makes it difficult for consumers to make informed decisions. An independent,
comprehensive and freely available child seat equivalent of Euro NCAP could assist
with consumer choice, and like Euro NCAP, give manufacturers additional motivation
to further improve the safety of their designs, above and beyond the regulations.
The development of child safety seats started around 50 years ago. Designers,
researchers and manufacturers led the way, and legislation eventually followed. The
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challenge since then has been to ensure that parents/carers (and their children)
understand the legislation in terms of what, why and how – what the requirements
are, why they are important and specifically how to meet them.
Families can be targeted through a mix of information campaigns, promotions and of
course national policy. The details of CRS policy, levels of enforcement and
compliance vary greatly across the world. Understanding the effects of policy (with
an appreciation of broad cultural differences), may help individual countries to reflect
on and develop their own child road safety strategies, but it is difficult to test out the
specific impact of legislation, which is usually introduced as part of a wider package
of road safety measures, within a continually evolving road safety environment. As
demonstrated by changing patterns in seat belt usage, social norms can be altered
over time by a combination of legislation, enforcement and education.
The issue of liability has been noted and generally it is the driver of a vehicle who is
responsible for ensuring that children are correctly restrained. Liability also applies
to manufacturers, to produce seats that are safe and will protect children in the event
of an accident. Manufacturers are guided by standards and regulations, which they
must follow but successful lawsuits in the USA have proven that even where
standards are met, manufacturers are at risk of being found liable in cases of death
or serious injury. Although this may provide additional incentive for manufacturers to
increase the safety of their seats beyond the legislated requirements, it could also
discourage innovation or even drive manufacturers away from the market.
An overview of European legislation has been presented. This demonstrates that
although European mandates have harmonised some aspects of CRS law, a range
of exemptions and additions means that there are significant differences between the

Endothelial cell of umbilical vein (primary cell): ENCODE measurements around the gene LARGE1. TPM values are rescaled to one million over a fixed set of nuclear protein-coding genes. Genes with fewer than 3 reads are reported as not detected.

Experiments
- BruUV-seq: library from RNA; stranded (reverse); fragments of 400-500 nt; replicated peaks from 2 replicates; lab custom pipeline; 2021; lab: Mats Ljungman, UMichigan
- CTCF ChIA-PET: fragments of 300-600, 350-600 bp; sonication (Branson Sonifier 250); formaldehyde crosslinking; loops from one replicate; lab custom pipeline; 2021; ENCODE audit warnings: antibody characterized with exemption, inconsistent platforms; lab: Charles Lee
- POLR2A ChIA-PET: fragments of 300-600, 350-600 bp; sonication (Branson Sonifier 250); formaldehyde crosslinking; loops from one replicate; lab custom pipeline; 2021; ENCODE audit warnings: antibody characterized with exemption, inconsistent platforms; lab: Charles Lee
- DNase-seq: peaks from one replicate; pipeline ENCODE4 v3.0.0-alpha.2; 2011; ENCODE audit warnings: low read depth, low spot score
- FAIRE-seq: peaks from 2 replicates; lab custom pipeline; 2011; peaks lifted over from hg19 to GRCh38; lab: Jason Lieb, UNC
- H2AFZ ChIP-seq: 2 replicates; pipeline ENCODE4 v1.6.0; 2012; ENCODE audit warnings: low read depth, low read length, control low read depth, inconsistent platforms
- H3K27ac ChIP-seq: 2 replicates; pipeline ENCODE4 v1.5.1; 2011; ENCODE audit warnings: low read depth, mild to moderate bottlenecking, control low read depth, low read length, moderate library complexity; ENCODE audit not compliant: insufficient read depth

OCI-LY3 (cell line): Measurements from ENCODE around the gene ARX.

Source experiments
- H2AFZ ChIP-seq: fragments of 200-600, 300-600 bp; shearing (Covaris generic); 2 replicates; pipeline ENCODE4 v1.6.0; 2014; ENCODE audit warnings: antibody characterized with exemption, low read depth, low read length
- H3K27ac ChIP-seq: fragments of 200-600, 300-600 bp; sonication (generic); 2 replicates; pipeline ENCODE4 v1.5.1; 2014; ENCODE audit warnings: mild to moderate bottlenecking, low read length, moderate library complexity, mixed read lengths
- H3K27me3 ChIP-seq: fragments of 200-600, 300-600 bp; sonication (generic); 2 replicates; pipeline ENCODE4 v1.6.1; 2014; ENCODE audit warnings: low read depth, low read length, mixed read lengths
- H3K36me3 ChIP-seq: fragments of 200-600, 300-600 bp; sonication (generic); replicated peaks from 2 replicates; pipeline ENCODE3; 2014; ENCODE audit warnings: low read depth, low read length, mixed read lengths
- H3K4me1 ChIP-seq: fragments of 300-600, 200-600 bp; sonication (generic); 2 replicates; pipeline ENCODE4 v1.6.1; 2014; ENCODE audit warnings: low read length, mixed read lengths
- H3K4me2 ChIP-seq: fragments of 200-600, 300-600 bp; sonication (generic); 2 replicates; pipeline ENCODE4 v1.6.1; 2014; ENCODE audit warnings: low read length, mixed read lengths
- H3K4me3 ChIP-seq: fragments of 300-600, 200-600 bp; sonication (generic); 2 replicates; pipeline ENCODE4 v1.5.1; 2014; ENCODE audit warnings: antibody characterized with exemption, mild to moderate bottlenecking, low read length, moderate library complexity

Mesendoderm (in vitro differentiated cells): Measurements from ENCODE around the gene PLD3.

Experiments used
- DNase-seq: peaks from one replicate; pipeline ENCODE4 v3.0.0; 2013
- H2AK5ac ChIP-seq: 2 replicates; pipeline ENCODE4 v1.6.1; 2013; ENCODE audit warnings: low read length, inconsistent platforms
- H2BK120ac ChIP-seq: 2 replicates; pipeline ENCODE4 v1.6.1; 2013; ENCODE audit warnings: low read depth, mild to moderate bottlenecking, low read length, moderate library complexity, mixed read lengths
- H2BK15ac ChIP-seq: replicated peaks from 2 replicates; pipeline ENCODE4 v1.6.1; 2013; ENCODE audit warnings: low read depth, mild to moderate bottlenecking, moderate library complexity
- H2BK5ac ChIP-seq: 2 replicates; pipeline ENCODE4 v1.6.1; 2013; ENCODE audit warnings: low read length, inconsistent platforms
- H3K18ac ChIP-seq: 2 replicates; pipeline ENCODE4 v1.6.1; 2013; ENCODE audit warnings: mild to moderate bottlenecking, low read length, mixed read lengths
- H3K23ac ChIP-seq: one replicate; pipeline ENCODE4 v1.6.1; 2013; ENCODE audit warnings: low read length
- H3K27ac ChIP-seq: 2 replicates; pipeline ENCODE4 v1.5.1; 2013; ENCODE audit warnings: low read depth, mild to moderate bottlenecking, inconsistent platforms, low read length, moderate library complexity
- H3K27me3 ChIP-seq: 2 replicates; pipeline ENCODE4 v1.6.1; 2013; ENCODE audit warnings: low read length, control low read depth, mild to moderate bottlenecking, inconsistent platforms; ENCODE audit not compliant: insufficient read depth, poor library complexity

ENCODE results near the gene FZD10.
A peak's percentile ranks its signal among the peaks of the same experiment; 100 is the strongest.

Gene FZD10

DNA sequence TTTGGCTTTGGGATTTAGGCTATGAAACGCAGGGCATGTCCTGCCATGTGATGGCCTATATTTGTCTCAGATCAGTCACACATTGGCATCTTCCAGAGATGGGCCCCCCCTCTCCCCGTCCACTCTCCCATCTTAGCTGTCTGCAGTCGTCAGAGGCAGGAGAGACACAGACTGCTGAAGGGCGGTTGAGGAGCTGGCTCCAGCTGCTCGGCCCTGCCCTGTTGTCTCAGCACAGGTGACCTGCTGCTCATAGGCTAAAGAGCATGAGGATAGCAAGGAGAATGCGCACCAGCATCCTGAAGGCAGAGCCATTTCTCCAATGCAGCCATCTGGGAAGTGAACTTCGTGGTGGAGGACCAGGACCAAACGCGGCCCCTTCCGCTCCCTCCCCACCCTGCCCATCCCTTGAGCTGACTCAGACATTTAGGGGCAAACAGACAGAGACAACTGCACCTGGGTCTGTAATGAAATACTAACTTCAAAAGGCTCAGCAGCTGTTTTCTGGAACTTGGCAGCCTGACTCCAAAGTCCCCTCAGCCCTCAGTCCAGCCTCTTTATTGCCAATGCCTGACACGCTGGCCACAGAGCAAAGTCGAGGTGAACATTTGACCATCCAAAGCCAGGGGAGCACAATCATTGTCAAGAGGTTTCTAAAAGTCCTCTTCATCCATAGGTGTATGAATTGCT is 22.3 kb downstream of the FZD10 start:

legislation of individual countries. Gathering accurate information from publicly
available online sources is challenging, especially as it is not always clear how old
the information is and it is sometimes only in the local language. This may be a
barrier preventing correct restraint use as people travel across borders.
Some notable child transport safety campaigns have been explored and resulted in a
number of considerations to note from successful campaigns:







Target both parents and children with separate resources for each and try to
make them feel empowered (rather than lectured)
Use of an appealing central character can help make the campaign
memorable
Use a range of media to appeal to different preferences and learning styles
Try to repeat exposure to the message and use opportunities to gain a captive
audience (e.g. waiting rooms)
Seek opportunities for cross-agency promotion
Work with community volunteers and build capacity to spread the message
personally to large numbers of people (e.g. people able to talk in schools, or
able to check car seat fitting at organised events)
Consider the use of targeted incentives and promotional gifts for short term
gains – but delivered within a programme that also tackles barriers to long
term behavioural change
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


Ensure information is clear and appropriate for the target group – learn about
the audience before developing materials and adapting resources wherever
necessary (even within groups).
Consider the impact of cultural concerns, religious beliefs etc. on safety
behaviour and find ways to respond to this in a way that is respectful and
positive – supporting change in a culturally acceptable way
Cost can be a barrier to CRS use. One solution for dealing with the issue of
cost is for the state (or interested parties such as insurers) to loan, subside or
even pay in full for child restraints. There is a body of work to suggest that
this can be cost effective.